Who Are Dolly Parton’s Late Parents, Robert And Avie Lee Parton?

Dolly Parton‘s life today looks remarkably different from how it started 77 years ago. The Country and Rock and Roll Hall of Famer’s story began in a one-bedroom cabin and today, she’s been designated a certifiable country music legend. But everyone’s story begins with the people they call parents, so just whose are Dolly’s, Robert and Avie Lee Parton?

Robert and Avie died in 2000 and 2003, respectively, but their impact on Parton remains resounding as ever, especially when it comes to inspiring her philanthropic efforts. Theirs is a legacy Parton aims to keep alive and whose stories are worth knowing.

The story of Robert and Avie Lee Parton begins

The Parton household did not have much financially / Instagram via PEOPLE

Robert Lee Parton was born on March 22, 1921, in Sevierville, Tennessee, while Avie Lee Caroline, née Owens, was born on October 5, 1923, in Lockhart, South Carolina. The couple met when they were still teens and at 17 and 15, respectively, Robert and Avie got married. However, as of their 1939 wedding, Avie did not have a wedding ring to wear.

RELATED: Dolly Parton Opens Up About Rumors That Her Sister Rachel Is Actually Her Daughter

This would remain the case for some time, as the family did not bring in a lot of income. Avie was a homemaker while Robert was a sharecropper, although he often tended his own small tobacco farm and acreage to make ends meet.

Dolly Parton’s parents, Avie and Robert Lee Parton / Instagram via PEOPLE

Together, they had 12 children, 11 of whom survived into adulthood; those are Willadeene, David, Dolly, Robert Jr., Stella, Cassie, Randy, Larry, twins Floyd and Freida, and Rachel. Almost a decade after Dolly was born, the financial situation was still such that the family needed to make a big compromise: “Daddy decided he was finally going to buy Momma a wedding ring. Of course, that meant that nobody else was going to get any [Christmas] gifts. That costs money.”

Looking back, Parton revealed that none of the kids quite processed that their family was classified as poor; not until an outsider told them. But Avie and Robert made sure to provide in abundance enrichment of the soul and heart, and so Parton could confidently say, “We didn’t have any money, but we were rich in things that money don’t buy. You know, like love and kindness and understanding.”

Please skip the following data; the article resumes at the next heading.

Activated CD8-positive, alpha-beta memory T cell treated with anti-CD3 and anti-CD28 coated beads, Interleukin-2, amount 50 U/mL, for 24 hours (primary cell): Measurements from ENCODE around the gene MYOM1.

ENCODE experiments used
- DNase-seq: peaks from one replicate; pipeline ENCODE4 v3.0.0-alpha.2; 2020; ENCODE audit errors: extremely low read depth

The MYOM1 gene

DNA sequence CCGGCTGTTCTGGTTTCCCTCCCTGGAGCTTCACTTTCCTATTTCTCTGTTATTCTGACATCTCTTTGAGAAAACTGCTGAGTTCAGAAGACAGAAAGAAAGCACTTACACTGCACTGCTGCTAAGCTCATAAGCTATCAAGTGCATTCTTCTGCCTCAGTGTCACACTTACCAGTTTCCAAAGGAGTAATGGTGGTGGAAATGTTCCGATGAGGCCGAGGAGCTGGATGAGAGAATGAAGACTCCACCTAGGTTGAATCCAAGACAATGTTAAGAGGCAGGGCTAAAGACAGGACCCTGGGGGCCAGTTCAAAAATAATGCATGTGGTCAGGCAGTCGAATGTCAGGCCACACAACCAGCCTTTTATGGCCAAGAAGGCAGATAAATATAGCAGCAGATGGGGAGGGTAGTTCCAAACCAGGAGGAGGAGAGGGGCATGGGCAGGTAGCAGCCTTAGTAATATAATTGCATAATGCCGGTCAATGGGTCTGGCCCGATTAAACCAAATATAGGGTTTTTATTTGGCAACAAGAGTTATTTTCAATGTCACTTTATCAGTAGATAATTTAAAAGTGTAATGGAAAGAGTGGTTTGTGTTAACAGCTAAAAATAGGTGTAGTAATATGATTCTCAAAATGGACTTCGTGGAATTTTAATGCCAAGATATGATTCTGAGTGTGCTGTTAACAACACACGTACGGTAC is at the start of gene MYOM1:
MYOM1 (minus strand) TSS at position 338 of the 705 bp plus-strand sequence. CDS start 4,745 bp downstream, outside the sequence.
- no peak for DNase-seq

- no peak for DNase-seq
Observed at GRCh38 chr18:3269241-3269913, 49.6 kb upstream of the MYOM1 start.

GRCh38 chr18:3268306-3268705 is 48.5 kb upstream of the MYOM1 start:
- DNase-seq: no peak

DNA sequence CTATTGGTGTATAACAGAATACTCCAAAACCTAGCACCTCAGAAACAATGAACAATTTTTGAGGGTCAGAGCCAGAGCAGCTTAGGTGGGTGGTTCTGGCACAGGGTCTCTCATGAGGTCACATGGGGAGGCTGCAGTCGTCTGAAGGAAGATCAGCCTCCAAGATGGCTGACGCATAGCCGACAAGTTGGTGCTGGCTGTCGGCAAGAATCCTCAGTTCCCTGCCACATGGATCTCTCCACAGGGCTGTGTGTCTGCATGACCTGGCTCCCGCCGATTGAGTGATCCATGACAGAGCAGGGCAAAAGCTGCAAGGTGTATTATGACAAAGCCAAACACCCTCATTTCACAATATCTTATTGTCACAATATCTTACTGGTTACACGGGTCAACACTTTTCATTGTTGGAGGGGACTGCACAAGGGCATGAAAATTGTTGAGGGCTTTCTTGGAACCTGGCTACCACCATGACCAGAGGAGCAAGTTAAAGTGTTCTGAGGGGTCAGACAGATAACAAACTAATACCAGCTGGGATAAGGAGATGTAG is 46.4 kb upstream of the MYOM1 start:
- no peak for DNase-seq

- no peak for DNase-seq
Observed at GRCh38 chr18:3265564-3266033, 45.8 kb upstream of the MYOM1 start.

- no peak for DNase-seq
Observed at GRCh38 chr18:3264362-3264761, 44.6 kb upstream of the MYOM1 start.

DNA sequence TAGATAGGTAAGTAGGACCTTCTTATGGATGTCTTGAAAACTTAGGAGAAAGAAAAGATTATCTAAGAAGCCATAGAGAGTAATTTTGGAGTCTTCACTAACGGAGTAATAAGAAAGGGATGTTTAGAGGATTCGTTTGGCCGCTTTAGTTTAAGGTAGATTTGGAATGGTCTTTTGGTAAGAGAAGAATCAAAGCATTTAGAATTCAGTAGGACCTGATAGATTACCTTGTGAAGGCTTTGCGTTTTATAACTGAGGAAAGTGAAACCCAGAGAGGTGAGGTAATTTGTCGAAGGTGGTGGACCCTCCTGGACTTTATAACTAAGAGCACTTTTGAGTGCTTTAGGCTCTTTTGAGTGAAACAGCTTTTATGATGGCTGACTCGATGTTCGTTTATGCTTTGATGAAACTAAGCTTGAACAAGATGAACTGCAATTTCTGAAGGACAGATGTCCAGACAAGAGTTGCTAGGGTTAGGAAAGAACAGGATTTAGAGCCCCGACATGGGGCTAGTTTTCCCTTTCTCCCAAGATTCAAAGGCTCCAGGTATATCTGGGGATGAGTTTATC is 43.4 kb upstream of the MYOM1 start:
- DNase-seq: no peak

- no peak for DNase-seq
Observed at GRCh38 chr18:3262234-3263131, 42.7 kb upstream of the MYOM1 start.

They were rich in the things that mattered

Avie is responsible for Parton’s love of music / Instagram via PEOPLE

Her mother fanned the sparks of Parton’s interest in music, with Avie singing to the kids to entertain them. She was limited in what she could do, since Avie was left weakened by her multiple pregnancies so back to back like that. But she made sure to sing and regale the kids with ancient ballads from their immigrant ancestors and Smoky Mountain folklore. Her mother also kept a very musical crowd and encouraged Parton’s interests when she could. The whole family was a musical bunch, so much so that her parents and several of her siblings appeared in Parton’s variety show from the ’70s and together sang “In the Sweet By and By.”

Enduring appreciation for her mom’s encouragement exists in Parton’s song “Coat of Many Colors.” The family had been gifted a box of scrap clothing from which Avie stitched together a coat just for Parton; all the while, she told her fiery daughter about the biblical story of Joseph and his own colorful coat.

Dad Robert inspired Parton to start Imagination Library, which he considers to be her greatest achievement / Instagram via PEOPLE

As for Robert, Parton pays tribute to him with her famous Imagination Library, a nonprofit dedicated to teaching children to read, a sharp contrast to her own father who was illiterate. Parton stressed how Robert “had to work instead of going to school when he was a little boy, and so he never had the chance to get an education.”

“So I said, ‘Dad, why don’t we put together a little program where we give children books from the time they’re born, once a month, until they start school?'” shared Parton. Robert wouldn’t have had it any other way, as Parton revealed, “Before he passed away, my Daddy told me the Imagination Library was probably the most important thing I had ever done.”

Today, Dollywood houses a monument to both their memories: a replica of the cabin where Parton was born, built by Robert Jr. and decorated by Avie, with memorials dedicated to them both outside. But perhaps the strongest tribute to their legacy remains Parton herself.

Dolly Parton honors the legacy of Avie and Robert Lee Parton to this day / Tina Rowden / ©Netflix / Courtesy Everett Collection

RELATED: Dolly Parton, Michael J. Fox Find Common Ground Through Experiences With Poverty

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